The season has its sad tales and melodrama.  You only have to travel to Boston and recap the soap opera that was the Red Sox and Bobby Valentine. How many innings would Stephen Strasburg pitch and would he really be benched before the Nationals captured a pennant for Washington in centuries?  And superstar Josh Hamilton's ups and downs at Texas, did he really deserved carrying the brunt of the blame for the vaunted Rangers collapse? Grow up, Ron Washington.

      The best baseball story in 2012 had to be Miguel Cabrera's winning of the Triple Crown.  He is the first to do so since Carl Yastremski in 1967!  Miguel's season almost ended in spring training when he took a shot to the eye, bloodied but protected by his sunglasses.  Miguel was also trying to be on his best behavior after well-documented marital and alcohol problems.  

      Cabrera has obviously grown up. Perhaps the best baseball player today, certainly the most intelligent and prolific hitter, he also proved to be the consummate team player--professing his willingness to make sure his Tigers captured the AL Central crown even if it meant he did not achieve his personal prize-the Triple Crown.  Playing with a Tigers team that started very hot but then struggled mightily to live up to its pedigree and payroll, it was Cabrera's consistent production that kept them in the race and ultimately propelled them into the playoffs.  One cannot help but agree with Justin Verlander (last year's AL MVP) that Miguel Cabrera is the 2012 AL MVP.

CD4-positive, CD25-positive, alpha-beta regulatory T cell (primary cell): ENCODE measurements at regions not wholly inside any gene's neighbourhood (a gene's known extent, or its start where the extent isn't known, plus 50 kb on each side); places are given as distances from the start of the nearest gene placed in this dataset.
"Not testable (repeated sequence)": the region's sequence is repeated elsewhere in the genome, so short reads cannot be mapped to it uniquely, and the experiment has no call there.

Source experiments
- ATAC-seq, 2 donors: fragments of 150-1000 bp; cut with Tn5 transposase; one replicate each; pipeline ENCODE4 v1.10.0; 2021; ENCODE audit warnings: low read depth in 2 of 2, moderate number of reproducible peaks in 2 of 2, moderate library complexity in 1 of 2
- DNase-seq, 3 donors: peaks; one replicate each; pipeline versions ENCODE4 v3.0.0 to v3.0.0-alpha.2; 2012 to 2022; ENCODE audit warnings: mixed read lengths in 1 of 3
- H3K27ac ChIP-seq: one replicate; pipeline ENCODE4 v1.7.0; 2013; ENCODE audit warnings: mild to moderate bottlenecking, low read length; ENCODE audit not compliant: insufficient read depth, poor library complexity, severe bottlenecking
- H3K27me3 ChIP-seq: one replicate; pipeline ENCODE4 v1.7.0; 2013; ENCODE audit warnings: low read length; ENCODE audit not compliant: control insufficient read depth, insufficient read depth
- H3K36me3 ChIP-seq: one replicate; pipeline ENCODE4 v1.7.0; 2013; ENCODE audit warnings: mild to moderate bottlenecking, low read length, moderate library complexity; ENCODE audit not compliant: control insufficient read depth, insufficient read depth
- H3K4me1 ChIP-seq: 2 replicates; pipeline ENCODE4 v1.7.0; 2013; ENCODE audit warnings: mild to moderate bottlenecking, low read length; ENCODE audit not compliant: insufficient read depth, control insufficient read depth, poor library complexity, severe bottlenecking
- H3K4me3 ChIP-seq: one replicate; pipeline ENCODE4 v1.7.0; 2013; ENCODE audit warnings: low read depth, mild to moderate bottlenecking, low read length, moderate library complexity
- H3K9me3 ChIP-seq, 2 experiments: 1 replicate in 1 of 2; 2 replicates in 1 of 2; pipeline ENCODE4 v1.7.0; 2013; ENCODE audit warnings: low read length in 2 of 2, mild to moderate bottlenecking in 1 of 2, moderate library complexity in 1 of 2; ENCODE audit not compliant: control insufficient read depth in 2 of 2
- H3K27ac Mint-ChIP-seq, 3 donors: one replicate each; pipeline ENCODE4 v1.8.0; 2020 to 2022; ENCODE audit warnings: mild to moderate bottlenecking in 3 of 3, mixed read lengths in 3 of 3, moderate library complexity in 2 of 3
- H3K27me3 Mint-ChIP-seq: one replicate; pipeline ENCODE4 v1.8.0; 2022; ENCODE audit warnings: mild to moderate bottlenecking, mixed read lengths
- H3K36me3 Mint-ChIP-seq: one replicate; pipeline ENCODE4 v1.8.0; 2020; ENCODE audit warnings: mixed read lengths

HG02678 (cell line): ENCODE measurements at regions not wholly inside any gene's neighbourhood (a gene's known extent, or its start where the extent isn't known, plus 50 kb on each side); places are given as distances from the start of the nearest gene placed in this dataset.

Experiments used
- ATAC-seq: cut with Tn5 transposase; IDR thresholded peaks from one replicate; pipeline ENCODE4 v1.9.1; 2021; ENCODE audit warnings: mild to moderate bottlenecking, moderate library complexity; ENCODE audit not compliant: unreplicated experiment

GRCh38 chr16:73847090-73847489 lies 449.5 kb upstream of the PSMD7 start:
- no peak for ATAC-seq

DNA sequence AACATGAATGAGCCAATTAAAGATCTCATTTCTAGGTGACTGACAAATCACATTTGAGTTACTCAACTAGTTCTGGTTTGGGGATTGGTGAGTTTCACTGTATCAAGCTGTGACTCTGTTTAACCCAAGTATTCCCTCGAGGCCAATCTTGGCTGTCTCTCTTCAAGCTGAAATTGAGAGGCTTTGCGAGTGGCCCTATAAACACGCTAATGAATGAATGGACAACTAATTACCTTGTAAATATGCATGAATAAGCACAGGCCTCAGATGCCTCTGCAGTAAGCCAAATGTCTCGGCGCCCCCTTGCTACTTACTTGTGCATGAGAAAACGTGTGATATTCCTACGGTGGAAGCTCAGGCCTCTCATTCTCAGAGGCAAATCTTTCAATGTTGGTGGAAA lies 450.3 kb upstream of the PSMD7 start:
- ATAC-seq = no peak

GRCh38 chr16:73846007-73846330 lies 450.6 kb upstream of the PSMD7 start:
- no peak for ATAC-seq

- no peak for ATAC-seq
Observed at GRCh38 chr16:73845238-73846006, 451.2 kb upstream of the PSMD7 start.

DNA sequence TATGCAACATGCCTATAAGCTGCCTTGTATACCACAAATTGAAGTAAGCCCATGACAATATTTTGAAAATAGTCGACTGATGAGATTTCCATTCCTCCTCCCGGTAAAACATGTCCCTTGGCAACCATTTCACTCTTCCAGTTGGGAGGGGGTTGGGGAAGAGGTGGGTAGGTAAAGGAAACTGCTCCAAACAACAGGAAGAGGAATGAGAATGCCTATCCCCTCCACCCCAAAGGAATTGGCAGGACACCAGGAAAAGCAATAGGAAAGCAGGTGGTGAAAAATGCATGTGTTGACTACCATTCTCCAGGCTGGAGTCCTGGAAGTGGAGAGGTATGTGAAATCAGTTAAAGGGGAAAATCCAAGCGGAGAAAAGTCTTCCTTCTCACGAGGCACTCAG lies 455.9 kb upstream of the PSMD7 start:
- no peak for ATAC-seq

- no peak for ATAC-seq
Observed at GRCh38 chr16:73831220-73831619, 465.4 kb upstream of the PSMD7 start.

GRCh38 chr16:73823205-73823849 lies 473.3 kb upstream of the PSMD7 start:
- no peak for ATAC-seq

By the way--hats off to the classy fans of the Kansas City Royals, who gave Cabrera two standing O's when he captured the crown in their park--treating him with the respect he deserved.

      Regardless of whether that Tigers ultimately make it to and triumph in the World Series--Cabrera has given Tigers fans and baseball fans everywhere, a season to celebrate.

Saturday, October 6, 2012


These past six weeks I have done very little public blogging.  It has been one of those seasons when life was captured by a different set of priorities--far more immediate and demanding than an intentional person like myself was particularly comfortable with.  In mid July I completed nearly 11 years as the Lead Pastor of a wonderful congregation called the Church of God of Landisville.  My wife Dianne and I had sensed that God wanted us to move on to some other form and area of ministry.  I have been a local church pastor all but seven of the last 41 years, so I think we believed that we would still be pastoring but in a different context.  I also do training in evangelism and consulting in church mission and leadership. It's not at the level that I have tried to make a living off of it, but I have been somewhat busy in those venues of ministry.  I also am a part-time instructor for a seminary and spent the time preparing and now teaching a class of 16 students - 11 in a classroom and 5 on-line from another part of Pennsylvania.

What really captured my time was the sale of my house.  I knew that if I continued pastoring, ethically I needed to move out of the immediate area of my last parish and God confirmed that-allowing me to sell my home to a family in 28 days when they sold their 11 days later after only being on the market three. 

So Dianne and I have spent mid-August until just six days ago--sorting, packing, downsizing, moving my office and several rooms of furniture and possessions into storage--while both of us working.  Not much time left over.

I love blogging and see it, among other things as a ministry.  So this is just to tell you--I'm back and will be picking up speed.  Thank you for your patience during this hiatus and for not un-subscribing.